Suggested Song: I Won’t Miss You – Demo, Bill Magill
Suggested Drink: Continuum cocktail: Gin, Vermouth, Chartreuse, Cynar, Curaçao.
A good friend stopped by the apartment yesterday for a glass of rosé (okay, a bottle) and a bit of catching up. I pulled out my trusted Martin D35 and played a new song – “I Won’t Miss You” – that will make it onto the upcoming EP, and I asked for his thoughts. Through the years I’ve gotten invaluable feedback from this practice; a living room debut with some work-in-progress tune still half baked. Maybe it needs another verse or change in tempo. The suggestion yesterday was about dynamics: perhaps bring it up a bit here, take it back down there. The song is suddenly immeasurably better.
(Note to artists of all stripes: inviting criticism is essential. Know when to accept it; know when to stick to your creative instincts.)
Where does the creative flame come from; Van Gogh’s glowing starscapes, T Monk’s jumpy piano rhythms? A magic well of inventiveness deep inside our grey folds of neurons, peptides, and proteins? Neuroscientists see synapses sparking in the anterior cingulate cortex and left inferior parietal lobule when artists get their grooves on. That reveals the brain regions being aroused, but what does it tell us about the true source of inspiration? Is it chemical, physical, …. some kernel of protein pre-programmed before birth?
The Gods of Song
The Law of Conservation dictates that energy, whether thermal, electrical, mechanical, or other, can neither be created nor destroyed, simply transformed (first postulated by Émilie du Châtelet, a brilliant mathematician and close companion to Voltaire. … ah the French and their love of entangled affairs!). Can creative energy be governed by the same law?
Imagine that the gods of song lord over the reallocation – but not creation or destruction – of all musical creativity. They glean the energy burning off musical dynamism – the teenage frenzy at a Beatles concert; the rapture of baronesses swooning at a Mozart recital – blend it with other tuneful emissions of emotion at any given moment, recycle it, distill it, reshape it, then gaze down from upon high for the best possible artist at that particular moment to reinterpret it.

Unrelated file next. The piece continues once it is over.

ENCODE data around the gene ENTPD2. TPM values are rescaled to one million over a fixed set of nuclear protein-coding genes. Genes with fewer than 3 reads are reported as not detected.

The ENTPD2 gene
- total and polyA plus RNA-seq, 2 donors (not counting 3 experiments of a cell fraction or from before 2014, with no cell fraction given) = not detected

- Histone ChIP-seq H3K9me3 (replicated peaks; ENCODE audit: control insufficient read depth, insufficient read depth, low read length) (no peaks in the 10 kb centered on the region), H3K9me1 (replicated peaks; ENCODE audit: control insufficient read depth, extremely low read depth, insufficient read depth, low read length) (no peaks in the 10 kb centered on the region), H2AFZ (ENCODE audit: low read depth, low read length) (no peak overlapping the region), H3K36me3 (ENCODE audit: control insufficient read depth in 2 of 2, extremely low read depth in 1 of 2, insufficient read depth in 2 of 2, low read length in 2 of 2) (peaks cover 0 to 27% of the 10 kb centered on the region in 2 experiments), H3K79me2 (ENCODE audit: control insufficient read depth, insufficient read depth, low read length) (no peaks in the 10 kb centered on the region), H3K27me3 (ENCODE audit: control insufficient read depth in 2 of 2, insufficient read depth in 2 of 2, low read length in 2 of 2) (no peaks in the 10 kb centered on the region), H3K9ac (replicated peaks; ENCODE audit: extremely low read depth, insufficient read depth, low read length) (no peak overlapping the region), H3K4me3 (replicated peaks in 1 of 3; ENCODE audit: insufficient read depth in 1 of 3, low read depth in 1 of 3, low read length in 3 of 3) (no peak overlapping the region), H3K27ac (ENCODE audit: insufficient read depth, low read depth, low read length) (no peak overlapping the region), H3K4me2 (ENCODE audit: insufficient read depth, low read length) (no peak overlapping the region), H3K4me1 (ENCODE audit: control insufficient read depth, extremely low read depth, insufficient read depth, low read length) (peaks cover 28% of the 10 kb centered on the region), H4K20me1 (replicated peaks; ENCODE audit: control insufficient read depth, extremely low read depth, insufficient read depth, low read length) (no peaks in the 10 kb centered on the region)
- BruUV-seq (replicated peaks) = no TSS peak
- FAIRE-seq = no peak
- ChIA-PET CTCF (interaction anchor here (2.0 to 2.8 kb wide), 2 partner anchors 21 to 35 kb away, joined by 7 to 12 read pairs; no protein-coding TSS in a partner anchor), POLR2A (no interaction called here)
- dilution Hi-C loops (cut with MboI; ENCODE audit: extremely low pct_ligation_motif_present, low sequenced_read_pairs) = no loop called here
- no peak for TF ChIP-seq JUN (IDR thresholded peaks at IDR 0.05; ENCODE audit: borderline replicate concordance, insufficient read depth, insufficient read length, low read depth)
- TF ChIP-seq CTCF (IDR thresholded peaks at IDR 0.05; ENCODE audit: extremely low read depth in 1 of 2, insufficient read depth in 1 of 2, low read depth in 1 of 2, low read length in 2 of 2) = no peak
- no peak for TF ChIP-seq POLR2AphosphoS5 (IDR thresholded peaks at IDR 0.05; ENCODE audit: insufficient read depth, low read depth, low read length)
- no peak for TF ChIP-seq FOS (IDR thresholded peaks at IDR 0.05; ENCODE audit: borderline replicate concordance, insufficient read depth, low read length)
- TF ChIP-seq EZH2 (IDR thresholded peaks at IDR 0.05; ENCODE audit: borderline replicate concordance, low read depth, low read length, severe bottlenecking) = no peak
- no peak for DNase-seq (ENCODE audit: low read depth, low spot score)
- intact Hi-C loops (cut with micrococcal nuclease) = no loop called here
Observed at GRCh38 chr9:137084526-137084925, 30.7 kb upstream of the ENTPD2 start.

This process steps through a lot of conversions, as does power from original source to your wall outlet, but the principle of conservation remains inviolate, honoring Madame de Châtelet’s original premise. No mystical origination deep in the limbic system at debut, no final extinction in the cemetery-of-song at end.
As a creative you need to keep the receptors up at all times. The gods above are constantly surveying the flock for the perfect agents of delivery: who to best capture these water lilies in Giverny, the stars over Saint Rémy, to take this newly formed bundle of musical melancholy and write something tender about love lived and lost. The energy is floating in the ether. It just needs the right channel for conveyance. And that just might be you, if your creative soul is pure and open to divine inspiration.
A final note that I’m not the first musician to believe in the gods of song. You can find interviews with some of our greatest lyricists, the Dylans and Caves and Cohens, who claim that the process is as mysterious to them as anyone, that when inspired they are just a medium for the message and spill it out. The key? Stay inspired, live deeply, keep the heart open to joy and pain and all emotions in between, and always keep that figurative brush and palette close at hand.